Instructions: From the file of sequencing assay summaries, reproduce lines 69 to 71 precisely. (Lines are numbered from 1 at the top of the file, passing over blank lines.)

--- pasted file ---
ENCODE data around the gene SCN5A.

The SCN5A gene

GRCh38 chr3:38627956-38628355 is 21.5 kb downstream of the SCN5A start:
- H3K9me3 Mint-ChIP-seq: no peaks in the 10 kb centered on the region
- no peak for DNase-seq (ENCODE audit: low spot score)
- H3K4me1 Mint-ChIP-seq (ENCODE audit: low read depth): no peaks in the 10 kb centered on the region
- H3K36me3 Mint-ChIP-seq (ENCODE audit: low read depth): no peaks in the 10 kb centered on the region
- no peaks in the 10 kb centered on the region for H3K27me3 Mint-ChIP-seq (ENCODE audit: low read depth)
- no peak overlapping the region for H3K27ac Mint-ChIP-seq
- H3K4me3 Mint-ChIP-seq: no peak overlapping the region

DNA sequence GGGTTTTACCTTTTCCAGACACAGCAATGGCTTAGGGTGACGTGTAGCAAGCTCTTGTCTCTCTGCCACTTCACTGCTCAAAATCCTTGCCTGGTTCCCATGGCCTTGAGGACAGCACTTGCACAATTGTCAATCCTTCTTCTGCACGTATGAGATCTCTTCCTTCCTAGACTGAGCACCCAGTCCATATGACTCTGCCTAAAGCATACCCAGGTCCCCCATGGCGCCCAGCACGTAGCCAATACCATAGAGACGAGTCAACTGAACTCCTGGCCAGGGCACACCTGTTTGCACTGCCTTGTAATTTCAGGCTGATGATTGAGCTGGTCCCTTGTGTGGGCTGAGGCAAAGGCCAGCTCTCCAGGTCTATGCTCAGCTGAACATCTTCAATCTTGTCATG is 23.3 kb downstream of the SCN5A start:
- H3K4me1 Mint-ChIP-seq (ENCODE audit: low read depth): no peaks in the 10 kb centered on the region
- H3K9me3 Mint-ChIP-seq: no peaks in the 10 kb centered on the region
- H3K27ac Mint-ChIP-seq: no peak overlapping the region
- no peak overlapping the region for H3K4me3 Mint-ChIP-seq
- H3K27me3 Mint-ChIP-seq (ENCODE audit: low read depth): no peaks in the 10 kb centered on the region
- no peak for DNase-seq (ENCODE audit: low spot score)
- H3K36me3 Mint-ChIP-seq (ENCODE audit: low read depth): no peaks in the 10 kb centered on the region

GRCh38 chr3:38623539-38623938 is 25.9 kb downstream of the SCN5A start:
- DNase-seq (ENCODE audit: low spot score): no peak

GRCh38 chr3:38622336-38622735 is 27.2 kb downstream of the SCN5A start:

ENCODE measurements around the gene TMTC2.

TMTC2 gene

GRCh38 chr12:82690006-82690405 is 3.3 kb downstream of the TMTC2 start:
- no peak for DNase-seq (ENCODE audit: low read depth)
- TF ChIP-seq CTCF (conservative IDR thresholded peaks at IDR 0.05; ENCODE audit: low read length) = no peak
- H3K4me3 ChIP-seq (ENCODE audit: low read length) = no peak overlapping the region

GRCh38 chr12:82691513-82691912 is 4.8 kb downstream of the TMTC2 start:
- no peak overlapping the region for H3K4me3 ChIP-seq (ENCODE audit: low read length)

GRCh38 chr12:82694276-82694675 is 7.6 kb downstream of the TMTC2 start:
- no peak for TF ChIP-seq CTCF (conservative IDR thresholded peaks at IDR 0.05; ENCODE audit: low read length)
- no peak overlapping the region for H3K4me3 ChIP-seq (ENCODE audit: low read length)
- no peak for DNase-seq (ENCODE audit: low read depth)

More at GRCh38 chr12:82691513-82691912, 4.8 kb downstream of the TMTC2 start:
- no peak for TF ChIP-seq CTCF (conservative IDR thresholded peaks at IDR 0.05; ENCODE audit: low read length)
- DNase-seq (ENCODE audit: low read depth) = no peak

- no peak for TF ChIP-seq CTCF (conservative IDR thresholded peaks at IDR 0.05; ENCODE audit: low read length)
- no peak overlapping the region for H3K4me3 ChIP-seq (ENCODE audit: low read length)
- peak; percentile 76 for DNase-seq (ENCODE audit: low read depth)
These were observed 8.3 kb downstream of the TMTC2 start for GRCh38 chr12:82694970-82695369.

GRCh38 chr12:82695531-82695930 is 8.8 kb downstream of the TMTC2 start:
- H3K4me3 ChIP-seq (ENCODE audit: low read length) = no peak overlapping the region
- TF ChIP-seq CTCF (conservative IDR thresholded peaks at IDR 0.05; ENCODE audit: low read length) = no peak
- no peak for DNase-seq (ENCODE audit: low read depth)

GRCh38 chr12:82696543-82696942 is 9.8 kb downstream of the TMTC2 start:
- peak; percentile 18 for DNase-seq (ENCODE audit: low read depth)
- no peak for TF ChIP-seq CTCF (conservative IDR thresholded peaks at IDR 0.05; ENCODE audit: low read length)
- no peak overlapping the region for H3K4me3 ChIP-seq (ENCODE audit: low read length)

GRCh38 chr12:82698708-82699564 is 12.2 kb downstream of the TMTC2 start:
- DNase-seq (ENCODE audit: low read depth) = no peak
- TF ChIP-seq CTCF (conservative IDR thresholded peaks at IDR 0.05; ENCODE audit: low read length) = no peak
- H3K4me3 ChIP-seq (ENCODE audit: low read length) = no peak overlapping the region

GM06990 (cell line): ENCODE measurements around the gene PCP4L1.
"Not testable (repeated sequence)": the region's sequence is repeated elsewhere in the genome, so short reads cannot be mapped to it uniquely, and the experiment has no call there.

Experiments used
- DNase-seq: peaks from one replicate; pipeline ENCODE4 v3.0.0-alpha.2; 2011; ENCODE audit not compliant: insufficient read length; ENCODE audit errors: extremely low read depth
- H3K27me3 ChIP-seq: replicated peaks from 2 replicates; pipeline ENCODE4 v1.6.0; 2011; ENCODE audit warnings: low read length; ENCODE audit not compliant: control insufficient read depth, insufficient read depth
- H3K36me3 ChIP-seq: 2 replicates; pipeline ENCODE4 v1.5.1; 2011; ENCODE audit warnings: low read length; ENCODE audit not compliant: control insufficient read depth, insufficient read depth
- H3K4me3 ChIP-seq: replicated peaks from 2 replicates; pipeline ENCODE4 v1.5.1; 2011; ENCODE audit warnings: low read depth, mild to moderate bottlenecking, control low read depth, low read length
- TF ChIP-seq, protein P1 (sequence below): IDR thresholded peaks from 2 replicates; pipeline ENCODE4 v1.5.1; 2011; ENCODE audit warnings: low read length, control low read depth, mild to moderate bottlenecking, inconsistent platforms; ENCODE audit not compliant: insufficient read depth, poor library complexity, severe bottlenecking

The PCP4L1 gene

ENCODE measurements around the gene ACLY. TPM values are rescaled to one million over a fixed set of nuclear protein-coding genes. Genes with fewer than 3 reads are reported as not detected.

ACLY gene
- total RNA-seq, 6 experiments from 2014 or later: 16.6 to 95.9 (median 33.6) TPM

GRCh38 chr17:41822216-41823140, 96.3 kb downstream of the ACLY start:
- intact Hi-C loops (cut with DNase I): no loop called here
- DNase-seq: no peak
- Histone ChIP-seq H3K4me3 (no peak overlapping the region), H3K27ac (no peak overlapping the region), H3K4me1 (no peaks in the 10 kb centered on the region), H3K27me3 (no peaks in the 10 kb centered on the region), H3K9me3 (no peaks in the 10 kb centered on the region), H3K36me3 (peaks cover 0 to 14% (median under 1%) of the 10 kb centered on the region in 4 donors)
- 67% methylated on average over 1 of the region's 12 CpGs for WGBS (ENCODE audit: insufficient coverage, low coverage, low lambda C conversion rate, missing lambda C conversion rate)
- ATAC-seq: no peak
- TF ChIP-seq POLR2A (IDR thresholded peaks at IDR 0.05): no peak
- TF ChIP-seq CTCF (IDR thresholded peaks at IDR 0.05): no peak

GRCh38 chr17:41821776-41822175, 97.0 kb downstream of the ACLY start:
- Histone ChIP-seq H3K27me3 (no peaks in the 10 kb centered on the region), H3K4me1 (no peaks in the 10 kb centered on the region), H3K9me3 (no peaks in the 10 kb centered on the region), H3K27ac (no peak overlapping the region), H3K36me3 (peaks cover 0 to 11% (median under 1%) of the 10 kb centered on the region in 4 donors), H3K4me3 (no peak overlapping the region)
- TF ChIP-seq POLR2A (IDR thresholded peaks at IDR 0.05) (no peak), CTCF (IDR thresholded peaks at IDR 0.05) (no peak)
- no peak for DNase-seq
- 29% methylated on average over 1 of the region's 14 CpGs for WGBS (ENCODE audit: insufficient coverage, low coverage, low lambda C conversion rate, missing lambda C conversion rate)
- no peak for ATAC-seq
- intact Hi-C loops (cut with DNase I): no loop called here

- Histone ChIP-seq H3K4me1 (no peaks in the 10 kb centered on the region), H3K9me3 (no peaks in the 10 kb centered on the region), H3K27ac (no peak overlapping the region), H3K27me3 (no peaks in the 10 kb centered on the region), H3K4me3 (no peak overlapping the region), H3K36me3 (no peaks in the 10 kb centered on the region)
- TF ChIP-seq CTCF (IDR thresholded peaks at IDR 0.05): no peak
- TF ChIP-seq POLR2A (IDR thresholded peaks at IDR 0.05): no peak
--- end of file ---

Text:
- 67% methylated on average over 1 of the region's 12 CpGs for WGBS (ENCODE audit: insufficient coverage, low coverage, low lambda C conversion rate, missing lambda C conversion rate)
- ATAC-seq: no peak
- TF ChIP-seq POLR2A (IDR thresholded peaks at IDR 0.05): no peak